Evaluation Of The Essential Oil Of Foeniculum Vulgare Mill (Fennel) Fruits Extracted By Three Different Extraction Methods By Gc/Ms
Background: Hydrodistillation (HD) and steam-distillation, or solvent extraction methods of essential oils have some disadvantages like thermal decomposition of extracts, its contamination with solvent or solvent residues and the pollution of residual vegetal material with solvent which can be also an environmental problem. Thus, new green techniques, such as supercritical fluid extraction and microwave assisted techniques, are potential solutions to overcome these disadvantages.
Materials and Methods: The aim of this study was to evaluate the essential oil of Foeniculum vulgare subsp. Piperitum fruits extracted by three different extraction methods viz. Supercritical fluid extraction (SFE) using CO2, microwave-assisted extraction (MAE) and hydro-distillation (HD) using gas chromatography-mass spectrometry (GC/MS).
Results: The results revealed that both MAE and SFE enhanced the extraction efficiency of the interested components. MAE gave the highest yield of oil as well as higher percentage of Fenchone (28%), whereas SFE gave the highest percentage of anethol (72%).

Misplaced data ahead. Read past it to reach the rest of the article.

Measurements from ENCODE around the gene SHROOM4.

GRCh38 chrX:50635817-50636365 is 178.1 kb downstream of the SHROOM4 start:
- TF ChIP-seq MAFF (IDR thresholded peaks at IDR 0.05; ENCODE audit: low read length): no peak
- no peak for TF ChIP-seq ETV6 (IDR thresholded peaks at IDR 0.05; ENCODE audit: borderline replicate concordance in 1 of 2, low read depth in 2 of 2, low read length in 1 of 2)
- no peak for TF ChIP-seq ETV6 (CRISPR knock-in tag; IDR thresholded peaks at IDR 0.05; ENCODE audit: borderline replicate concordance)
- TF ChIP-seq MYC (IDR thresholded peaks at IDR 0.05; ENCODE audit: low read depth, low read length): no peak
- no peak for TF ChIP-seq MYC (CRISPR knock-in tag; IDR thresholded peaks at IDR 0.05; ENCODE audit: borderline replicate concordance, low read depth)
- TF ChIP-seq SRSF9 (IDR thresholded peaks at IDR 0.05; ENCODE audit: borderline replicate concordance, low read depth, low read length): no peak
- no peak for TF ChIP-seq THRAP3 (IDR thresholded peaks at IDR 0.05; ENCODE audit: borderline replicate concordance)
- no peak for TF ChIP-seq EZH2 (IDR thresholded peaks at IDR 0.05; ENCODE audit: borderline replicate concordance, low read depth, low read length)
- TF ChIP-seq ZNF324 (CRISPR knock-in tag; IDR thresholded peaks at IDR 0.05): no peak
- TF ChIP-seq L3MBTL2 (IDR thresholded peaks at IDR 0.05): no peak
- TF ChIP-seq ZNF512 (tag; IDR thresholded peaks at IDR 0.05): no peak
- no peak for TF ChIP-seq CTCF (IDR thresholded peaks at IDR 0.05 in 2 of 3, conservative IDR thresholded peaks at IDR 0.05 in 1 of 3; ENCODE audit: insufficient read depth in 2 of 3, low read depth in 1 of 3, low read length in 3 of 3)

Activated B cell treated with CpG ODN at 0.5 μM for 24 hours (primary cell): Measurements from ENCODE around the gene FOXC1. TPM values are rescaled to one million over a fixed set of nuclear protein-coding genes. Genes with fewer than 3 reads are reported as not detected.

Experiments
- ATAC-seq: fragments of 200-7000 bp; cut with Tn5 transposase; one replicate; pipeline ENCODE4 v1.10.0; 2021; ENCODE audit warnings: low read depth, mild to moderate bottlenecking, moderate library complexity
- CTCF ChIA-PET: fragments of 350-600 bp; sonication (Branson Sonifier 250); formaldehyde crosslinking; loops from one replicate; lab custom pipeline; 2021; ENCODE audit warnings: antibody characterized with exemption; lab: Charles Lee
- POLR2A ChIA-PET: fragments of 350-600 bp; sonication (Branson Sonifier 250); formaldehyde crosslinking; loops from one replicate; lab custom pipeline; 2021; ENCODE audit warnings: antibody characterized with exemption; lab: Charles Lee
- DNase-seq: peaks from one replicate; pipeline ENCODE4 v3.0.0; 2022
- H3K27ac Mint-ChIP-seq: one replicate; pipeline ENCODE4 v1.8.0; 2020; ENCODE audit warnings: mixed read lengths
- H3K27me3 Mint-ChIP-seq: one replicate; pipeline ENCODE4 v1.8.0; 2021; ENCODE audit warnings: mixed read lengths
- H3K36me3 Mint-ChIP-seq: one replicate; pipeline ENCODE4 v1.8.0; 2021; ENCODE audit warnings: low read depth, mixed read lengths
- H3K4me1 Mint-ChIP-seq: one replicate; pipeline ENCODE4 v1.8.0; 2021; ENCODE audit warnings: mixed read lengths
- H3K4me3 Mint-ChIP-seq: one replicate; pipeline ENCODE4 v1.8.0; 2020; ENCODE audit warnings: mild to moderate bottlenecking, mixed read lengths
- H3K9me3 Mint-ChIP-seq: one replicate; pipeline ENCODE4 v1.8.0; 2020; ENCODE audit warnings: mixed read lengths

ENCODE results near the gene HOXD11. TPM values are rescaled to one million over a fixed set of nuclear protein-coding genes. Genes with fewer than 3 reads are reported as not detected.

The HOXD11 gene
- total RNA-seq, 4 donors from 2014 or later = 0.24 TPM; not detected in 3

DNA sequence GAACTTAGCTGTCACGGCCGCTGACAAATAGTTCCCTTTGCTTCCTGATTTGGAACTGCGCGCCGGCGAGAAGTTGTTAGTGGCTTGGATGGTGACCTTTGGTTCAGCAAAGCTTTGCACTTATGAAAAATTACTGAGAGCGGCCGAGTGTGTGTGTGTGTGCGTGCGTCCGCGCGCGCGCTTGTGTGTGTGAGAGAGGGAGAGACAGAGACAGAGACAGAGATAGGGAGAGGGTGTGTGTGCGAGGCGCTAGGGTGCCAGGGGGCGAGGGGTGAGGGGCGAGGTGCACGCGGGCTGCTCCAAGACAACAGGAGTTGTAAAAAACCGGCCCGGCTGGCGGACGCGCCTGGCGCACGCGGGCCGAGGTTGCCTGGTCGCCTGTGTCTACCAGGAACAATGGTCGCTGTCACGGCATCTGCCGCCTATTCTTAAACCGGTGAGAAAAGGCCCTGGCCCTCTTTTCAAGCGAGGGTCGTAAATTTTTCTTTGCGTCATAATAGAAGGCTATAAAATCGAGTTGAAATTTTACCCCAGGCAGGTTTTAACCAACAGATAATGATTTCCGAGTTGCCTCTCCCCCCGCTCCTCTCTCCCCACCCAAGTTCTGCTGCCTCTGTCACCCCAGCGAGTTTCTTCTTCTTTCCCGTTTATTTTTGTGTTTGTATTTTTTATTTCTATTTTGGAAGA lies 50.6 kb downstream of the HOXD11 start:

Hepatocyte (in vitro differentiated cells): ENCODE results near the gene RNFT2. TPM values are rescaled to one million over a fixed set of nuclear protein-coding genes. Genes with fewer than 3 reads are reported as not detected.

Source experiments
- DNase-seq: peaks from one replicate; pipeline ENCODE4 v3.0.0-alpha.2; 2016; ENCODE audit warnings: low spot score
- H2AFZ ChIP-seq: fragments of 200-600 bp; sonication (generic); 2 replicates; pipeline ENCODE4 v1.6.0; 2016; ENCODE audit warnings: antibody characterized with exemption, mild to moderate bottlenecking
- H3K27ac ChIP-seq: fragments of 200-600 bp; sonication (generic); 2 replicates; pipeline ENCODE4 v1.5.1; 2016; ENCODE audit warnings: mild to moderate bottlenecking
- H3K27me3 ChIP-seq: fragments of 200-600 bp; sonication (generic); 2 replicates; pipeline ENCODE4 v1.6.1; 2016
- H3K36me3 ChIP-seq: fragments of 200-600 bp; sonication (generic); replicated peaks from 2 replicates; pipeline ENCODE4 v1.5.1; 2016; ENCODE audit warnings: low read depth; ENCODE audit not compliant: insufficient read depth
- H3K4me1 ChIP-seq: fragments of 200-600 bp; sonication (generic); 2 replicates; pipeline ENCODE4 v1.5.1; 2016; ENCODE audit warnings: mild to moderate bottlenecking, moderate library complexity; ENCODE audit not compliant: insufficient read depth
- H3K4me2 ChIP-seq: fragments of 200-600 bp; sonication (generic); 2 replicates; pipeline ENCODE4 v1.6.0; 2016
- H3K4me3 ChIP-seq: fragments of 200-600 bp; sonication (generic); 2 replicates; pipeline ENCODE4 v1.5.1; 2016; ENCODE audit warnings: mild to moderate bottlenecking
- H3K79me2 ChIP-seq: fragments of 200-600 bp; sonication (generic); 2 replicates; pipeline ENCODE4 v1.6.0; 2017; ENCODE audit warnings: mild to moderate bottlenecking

Conclusion: Microwave-assisted extraction (MAE) and supercritical fluid extraction (SFE) not only enhanced the essential oil extraction but also saved time, reduced the solvents use and produced, ecologically, green technologies.
Keywords: Foeniculum vulgare subsp. Piperitum, microwave-assisted extraction (MAE), Supercritical fluid extraction (SFE), Essential Oils,
Anethol, Fenchone, Limonene, Pinene, GC/MS.
Copyright: Creative Commons Attribution CC.
This license lets others distribute, remix, tweak, and build upon your work, even commercially, as long as they credit you for the original creation. This is the most accommodating of licenses offered. Recommended for maximum dissemination and use of licensed materials. View License Deed | View Legal Code Authors can also self-archive their manuscripts immediately and enable public access from their institution's repository. This is the version that has been accepted for publication and which typically includes author-incorporated changes suggested during submission, peer review and in editor-author communications.